The Compute division, which primarily includes ProLiant servers based on Intel Xeon SP and AMD Epyc processors, grew 1% to $3.02 billion in the quarter, but operating income rose 21 .6% to $416 million. X86 server orders were up over 20% in the quarter, so you can see the gap between supply (revenue up 1%) and demand (orders up over 20%). Some orders are still spilling over into the next quarter, but this is likely at a higher rate than usual. The Storage division saw order growth of over 15%, so not as strong as servers, but it was the fourth quarter with such high growth. (Well, by HPE’s historical standards, that’s strong growth.) Storage revenue fell 3.1% in the quarter to $1.16 billion, and operating fell 28.5% to $168 million. During the quarter, nearly 10% of combined compute and storage orders were for products sold AAS rather than acquired directly by customers, according to Neri.

HPE splits its HPC and AI business into a separate division, and it’s primarily Cray supercomputer business with a few NUMA large-memory SGI machines aimed at those markets, as well as dense Apollo server and storage designs, as well as their respective software stacks. Two big HPC deals were pushed back from Q1 to Q2 for revenue recognition — one is almost certainly part of Oak Ridge National Laboratory’s Cray EX “Frontier” supercomputer — and that hurt sales, which fell 21% sequentially to $790 million, but were up 3.7% year on year. The HPC systems business is still choppy, and the AI ​​systems business is no different (and in fact HPE customers sometimes buy the same kind of machines to run these workloads separately, or buy a machine to run them simultaneously). That the HPC & AI division saw its operating profit drop to a loss of $7 million from a gain of $43 million in the year-ago quarter and a gain of $143 in the fourth quarter of fiscal 2021 ended in October. The good news is that HPE’s order growth for its HPC and AI systems increased more than 20% in the first quarter of fiscal 2022, bringing the order backlog for these systems to $2.7 billion. dollars – a record for HPE and Cray.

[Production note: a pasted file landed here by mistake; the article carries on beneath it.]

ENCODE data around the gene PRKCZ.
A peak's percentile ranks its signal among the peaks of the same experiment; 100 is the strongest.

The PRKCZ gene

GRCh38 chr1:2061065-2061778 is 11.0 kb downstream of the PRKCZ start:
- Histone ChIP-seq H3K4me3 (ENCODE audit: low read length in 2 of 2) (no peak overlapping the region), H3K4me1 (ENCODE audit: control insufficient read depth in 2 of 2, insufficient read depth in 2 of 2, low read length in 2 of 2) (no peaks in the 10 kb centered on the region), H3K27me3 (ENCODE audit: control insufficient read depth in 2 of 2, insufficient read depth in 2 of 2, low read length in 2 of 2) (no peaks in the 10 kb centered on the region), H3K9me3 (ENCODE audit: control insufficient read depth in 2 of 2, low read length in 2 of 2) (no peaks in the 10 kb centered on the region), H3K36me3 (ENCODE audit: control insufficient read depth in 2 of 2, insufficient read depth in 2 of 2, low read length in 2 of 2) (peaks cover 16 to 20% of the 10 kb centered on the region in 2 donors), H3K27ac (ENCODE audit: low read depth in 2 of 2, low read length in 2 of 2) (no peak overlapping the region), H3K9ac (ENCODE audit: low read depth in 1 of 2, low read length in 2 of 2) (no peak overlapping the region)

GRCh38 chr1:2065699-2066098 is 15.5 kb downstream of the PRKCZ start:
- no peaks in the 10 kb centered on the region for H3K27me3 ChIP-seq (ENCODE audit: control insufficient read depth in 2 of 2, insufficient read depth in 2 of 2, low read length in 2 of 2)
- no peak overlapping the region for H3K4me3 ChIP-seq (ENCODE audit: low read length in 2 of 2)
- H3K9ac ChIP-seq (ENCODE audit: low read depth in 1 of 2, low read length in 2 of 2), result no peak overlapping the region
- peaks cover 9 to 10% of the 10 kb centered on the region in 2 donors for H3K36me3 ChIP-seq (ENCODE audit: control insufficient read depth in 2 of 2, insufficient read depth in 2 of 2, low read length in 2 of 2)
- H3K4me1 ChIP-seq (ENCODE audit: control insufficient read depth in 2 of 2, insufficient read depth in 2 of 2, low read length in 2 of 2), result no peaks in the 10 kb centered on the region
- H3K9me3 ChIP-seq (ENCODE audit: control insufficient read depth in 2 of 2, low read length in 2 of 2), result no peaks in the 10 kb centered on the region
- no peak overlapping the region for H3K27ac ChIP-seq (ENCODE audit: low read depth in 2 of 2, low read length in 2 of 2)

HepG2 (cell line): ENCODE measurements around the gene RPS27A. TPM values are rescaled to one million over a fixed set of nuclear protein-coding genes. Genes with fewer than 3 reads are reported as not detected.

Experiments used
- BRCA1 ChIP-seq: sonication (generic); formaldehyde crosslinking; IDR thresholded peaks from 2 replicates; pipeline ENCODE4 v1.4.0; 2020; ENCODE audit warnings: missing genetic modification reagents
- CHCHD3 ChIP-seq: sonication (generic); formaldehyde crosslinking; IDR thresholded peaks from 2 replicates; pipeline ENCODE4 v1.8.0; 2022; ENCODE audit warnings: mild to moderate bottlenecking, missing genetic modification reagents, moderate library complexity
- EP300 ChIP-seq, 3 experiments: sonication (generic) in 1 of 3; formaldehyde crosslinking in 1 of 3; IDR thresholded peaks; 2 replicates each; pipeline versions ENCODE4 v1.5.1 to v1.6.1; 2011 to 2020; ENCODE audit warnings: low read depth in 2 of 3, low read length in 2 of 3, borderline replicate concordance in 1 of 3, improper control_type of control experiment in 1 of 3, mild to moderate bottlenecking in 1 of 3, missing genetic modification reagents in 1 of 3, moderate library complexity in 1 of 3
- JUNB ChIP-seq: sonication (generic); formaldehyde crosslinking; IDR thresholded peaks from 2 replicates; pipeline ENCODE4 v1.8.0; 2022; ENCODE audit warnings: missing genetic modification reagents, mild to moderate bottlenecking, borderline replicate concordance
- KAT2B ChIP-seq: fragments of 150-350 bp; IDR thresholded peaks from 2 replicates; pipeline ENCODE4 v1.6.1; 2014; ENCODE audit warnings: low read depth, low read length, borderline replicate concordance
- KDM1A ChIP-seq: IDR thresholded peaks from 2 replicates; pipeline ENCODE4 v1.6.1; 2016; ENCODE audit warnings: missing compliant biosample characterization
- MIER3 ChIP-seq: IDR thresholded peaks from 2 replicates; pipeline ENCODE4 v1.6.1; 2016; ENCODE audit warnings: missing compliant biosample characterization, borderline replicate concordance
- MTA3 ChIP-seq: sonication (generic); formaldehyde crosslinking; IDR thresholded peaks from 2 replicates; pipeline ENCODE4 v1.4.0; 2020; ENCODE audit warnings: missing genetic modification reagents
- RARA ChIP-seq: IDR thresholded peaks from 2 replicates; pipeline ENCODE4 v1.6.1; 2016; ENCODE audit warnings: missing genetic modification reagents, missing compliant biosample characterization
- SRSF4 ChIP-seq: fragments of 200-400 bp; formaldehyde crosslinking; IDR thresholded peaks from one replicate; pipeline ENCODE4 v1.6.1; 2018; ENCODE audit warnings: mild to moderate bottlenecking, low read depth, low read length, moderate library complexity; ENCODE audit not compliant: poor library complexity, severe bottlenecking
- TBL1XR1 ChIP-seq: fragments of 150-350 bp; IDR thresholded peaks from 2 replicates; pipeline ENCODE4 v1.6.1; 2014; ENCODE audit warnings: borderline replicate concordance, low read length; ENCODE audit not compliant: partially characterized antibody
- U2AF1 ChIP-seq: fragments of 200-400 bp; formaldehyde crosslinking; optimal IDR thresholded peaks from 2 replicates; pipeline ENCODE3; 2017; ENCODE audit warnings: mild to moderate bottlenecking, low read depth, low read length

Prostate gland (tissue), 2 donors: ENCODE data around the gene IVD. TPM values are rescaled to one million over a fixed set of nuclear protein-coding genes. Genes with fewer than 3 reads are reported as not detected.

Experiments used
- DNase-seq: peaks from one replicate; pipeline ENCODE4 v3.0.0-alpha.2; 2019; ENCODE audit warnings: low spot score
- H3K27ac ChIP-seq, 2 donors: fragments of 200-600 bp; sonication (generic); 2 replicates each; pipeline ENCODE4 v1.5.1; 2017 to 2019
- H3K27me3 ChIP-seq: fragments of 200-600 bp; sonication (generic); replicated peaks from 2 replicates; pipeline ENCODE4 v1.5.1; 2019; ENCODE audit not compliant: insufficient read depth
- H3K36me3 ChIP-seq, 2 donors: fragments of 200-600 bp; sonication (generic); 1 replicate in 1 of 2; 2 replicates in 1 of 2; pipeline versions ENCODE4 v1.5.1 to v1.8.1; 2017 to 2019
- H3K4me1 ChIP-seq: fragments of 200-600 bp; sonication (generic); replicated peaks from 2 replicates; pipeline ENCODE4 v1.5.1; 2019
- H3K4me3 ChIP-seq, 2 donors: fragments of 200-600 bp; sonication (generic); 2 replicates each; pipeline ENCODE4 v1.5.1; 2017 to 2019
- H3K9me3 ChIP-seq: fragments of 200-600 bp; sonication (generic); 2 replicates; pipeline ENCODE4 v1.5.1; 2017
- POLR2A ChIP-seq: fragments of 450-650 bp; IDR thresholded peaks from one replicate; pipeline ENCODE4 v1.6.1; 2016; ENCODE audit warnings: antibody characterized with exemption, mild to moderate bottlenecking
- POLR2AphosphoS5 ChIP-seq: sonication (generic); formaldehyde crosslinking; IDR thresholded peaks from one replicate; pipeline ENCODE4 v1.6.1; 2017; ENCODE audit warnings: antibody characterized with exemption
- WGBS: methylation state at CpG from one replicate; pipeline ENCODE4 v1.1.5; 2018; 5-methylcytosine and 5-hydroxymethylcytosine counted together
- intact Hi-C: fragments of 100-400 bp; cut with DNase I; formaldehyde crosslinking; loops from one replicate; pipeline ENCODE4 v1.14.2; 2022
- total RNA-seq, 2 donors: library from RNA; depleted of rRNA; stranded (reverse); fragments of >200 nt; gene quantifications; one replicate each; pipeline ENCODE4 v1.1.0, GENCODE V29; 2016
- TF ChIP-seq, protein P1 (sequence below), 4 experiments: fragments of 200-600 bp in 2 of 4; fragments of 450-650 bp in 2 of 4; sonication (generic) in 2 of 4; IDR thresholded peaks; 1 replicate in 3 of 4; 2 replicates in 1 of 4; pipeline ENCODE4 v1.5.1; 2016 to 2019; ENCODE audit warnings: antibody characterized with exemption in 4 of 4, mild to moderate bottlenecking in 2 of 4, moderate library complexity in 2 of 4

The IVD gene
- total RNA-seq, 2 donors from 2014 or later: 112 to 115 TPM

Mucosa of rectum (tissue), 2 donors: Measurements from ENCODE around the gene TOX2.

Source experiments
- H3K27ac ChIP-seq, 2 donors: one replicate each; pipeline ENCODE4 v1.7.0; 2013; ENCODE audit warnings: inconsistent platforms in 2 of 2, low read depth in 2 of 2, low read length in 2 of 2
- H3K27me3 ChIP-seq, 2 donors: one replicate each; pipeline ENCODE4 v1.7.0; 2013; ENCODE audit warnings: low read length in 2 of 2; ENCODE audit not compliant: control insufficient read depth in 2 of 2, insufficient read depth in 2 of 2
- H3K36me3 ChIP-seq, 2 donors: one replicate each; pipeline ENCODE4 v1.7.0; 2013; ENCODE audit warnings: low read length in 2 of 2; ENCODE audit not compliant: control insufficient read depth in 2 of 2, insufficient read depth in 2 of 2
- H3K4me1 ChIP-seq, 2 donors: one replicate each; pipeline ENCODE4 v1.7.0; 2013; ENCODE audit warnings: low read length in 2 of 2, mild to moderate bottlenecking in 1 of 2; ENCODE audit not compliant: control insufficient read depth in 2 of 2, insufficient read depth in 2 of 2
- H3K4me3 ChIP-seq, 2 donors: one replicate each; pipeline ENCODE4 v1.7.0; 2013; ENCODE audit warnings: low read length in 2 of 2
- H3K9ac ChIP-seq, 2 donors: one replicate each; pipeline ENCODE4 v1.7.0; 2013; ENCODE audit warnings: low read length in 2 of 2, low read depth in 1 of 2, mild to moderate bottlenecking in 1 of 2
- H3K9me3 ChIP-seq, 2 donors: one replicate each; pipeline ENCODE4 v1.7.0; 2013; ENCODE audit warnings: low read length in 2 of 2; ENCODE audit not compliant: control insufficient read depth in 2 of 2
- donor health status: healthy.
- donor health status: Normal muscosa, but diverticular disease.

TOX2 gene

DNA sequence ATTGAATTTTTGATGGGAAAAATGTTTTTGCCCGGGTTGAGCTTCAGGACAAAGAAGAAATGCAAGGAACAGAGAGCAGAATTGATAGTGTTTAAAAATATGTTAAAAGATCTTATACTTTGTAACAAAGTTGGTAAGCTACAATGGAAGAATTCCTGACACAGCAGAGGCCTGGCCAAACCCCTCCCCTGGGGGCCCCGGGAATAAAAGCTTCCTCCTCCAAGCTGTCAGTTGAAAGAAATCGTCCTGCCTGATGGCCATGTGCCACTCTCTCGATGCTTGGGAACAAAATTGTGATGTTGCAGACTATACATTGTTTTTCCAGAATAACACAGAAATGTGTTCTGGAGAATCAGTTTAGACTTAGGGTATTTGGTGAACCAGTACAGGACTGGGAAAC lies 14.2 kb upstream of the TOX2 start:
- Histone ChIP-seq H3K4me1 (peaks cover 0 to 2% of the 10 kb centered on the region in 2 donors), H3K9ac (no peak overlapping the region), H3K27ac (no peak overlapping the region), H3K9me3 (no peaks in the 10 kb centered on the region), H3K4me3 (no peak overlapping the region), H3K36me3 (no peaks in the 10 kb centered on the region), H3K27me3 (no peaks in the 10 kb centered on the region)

What we’ve looked at over all these years of change at Hewlett-Packard and then Hewlett Packard Enterprise is the systems core business, and as you can see below the company has made a very good work of construction and maintenance since the Great Recession:

For the January quarter, that core systems business — in this case, Compute, plus HPC & AI plus Storage — had revenue of $4.96 billion, up four-tenths of a point from a quarter. year, with operating profit of $577 million, down 6.9%. . This data has included servers, storage, and networking from the start, but we didn’t have an easy way to extract help desk support from the systems of the old Technology Services group, so it didn’t not include that in the old data. It’s also apples to applesauce that we can do the comparison to show you the overall trend over the last decade and the change.

The thing is, HPE has always been able to keep rebuilding a systems business on roughly the same scope. Which is a feat in itself.